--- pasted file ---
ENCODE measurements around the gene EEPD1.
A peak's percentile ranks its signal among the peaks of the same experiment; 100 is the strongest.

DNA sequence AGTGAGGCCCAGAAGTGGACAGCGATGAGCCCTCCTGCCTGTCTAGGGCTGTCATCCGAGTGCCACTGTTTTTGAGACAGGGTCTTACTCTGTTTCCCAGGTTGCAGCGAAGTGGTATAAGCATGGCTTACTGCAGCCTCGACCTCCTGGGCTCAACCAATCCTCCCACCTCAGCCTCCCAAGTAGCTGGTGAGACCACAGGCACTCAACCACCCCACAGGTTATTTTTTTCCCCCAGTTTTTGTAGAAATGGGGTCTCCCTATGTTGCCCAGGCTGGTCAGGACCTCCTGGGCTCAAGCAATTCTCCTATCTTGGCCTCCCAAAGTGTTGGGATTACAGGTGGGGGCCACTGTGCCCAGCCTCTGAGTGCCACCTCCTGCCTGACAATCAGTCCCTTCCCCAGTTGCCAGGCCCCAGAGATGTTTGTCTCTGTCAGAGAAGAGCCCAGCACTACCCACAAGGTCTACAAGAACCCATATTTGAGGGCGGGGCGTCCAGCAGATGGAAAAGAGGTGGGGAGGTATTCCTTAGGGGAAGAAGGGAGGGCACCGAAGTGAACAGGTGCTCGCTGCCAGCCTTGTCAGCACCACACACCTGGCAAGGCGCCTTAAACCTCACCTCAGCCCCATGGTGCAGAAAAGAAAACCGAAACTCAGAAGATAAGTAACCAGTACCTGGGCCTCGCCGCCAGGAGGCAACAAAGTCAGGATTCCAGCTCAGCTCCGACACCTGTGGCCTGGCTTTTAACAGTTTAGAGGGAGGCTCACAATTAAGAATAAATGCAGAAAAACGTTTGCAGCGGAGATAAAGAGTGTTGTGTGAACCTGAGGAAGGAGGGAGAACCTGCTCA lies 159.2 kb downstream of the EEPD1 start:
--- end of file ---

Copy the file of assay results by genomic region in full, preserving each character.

ENCODE measurements around the gene EEPD1.
A peak's percentile ranks its signal among the peaks of the same experiment; 100 is the strongest.

DNA sequence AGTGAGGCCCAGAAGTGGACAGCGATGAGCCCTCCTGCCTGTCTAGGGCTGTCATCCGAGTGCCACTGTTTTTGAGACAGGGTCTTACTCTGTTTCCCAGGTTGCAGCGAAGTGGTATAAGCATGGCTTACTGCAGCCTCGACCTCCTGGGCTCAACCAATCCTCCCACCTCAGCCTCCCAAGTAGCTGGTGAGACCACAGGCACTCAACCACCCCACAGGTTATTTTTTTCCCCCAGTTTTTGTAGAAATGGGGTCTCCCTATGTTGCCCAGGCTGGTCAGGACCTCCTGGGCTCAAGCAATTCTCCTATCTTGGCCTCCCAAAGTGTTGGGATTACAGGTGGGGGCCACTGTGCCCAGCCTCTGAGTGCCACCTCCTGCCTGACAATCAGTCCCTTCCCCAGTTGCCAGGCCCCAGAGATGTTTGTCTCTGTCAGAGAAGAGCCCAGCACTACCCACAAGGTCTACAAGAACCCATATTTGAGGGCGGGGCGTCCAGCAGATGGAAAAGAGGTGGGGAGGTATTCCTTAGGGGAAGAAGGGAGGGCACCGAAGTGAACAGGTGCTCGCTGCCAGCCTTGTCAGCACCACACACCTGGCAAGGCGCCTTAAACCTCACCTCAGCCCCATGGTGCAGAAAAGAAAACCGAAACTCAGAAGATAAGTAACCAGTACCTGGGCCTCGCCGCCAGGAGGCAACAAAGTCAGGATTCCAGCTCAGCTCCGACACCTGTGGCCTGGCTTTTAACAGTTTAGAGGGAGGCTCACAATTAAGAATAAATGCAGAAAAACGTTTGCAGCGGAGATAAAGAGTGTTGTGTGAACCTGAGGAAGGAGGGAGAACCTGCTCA lies 159.2 kb downstream of the EEPD1 start: